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Fresno State, College of the Sequoias send tiny homes to state competition

Fresno State releases tiny house for competition in Sacramento

Fresno State sends its tiny house off to the Sacramento Municipal Utility District's Tiny House Competition this week. The contest promotes energy conservation, energy efficiency and solar technologies.
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Fresno State sends its tiny house off to the Sacramento Municipal Utility District's Tiny House Competition this week. The contest promotes energy conservation, energy efficiency and solar technologies.

The tiny house movement is getting big.

More people want to live small and off the grid (using as little public utility power as possible.) And builders are interested to see if they have what it takes to build one.

This week, construction and engineering students from Fresno State and College of the Sequoias are sending two tiny houses to a state competition that promotes energy conservation, energy efficiency and solar technologies.

The Sacramento Municipal Utility District is holding its inaugural Tiny House Competition at Cosumnes River College. Eight other schools are participating including Chico State, Sacramento State, Cosumnes; Laney College, San Jose City College, Santa Clara University, UC Santa Cruz, Cabrillo College and UC Berkeley.

Students, who have spent almost two years on the project, will exhibit their houses and be judged in architectural design, livability, communication, affordability, energy efficiency and balance, appliance load, technology/electrical and mechanical systems, transportation, sustainability and documentation. Trophies and monetary prizes will be awarded.

Here’s a look at the central San Joaquin Valley’s two tiny houses:

Fresno State

Construction management students used 100-year-old reclaimed wood and corrugated metal for the siding of their 190-square-foot tiny house.

The home has rain gutters which collect water to irrigate planters attached to the side of the home. Eight solar panels on the roof generate enough energy to live off the grid for at least three days, said student Thomas Dailey. And the entire building – about the size of a one-car garage – has a grey water system that can recycle shower and sink water.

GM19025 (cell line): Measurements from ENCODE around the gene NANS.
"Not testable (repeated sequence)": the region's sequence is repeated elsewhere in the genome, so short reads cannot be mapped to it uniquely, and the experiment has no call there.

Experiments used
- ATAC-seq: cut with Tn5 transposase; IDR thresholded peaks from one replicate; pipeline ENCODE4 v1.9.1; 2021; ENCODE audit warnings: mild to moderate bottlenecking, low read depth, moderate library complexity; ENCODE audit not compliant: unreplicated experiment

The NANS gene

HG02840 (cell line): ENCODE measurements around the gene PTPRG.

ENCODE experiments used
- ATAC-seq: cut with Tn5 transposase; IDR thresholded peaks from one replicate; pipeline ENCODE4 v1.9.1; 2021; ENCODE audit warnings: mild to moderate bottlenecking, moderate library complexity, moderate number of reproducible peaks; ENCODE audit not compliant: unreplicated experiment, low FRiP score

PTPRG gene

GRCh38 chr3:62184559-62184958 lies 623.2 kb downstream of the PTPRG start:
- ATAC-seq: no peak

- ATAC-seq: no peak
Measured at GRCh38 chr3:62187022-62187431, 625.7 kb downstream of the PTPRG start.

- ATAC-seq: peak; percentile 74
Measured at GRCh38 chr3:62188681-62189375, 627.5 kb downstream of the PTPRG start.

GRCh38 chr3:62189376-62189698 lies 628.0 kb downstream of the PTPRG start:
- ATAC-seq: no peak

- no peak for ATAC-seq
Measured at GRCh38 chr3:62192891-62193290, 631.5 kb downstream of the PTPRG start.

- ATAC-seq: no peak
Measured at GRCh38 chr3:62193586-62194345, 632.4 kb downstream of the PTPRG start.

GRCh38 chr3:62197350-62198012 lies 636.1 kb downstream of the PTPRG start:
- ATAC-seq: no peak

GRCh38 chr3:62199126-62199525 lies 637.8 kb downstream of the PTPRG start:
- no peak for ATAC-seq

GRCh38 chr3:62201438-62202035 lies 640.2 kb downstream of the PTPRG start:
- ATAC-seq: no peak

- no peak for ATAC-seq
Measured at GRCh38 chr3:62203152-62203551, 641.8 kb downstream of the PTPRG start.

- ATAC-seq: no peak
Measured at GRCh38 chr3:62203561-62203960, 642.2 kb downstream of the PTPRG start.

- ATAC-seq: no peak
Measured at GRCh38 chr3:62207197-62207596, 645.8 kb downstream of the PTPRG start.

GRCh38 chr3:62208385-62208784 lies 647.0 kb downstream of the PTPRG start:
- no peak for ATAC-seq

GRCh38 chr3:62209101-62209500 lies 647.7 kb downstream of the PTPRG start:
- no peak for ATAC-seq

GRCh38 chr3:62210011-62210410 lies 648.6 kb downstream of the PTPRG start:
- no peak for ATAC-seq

Step inside and the tiny house has a custom L-shaped couch with storage underneath, a walnut butcher block countertop, a standing shower and a loft big enough for a California King-sized bed.

“I’m pretty proud of it,” said Dailey, the only member of the eight-person tiny house team to work on the project for more than a year.

The house will return to Fresno State after the competition and be used for educational purposes. A smart monitoring system was installed in the house allowing students to monitor its energy usage. The Fresno State team plans to leave Tuesday morning for the competition.

College of the Sequoias

Construction technology students at College of the Sequoias designed and built a 280-square-foot tiny home that looks like a log cabin with green roof for the cool climate of the Puget Sound in Washington state.

The floor of the house is heated by a warm water radiant floor heat system. Ventilation fans at each end of the home circulate air and keeps the house cool during the summer. A grey water system recycles water used in the home while gutters collect rain on the outside.

The loft fits a queen-sized bed and a bonus room over the patio fits a single sleeper. The kitchen cabinets are made of recycled cedar cabinets.

The construction technology department typically builds a single-family house, but entered the tiny house competition because it “was of interest to us and something different,” said professor John Rector.

The house will be used as a vacation home in Washington after the competition. The team left Visalia over the weekend.

BoNhia Lee: 559-441-6495, @bonhialee

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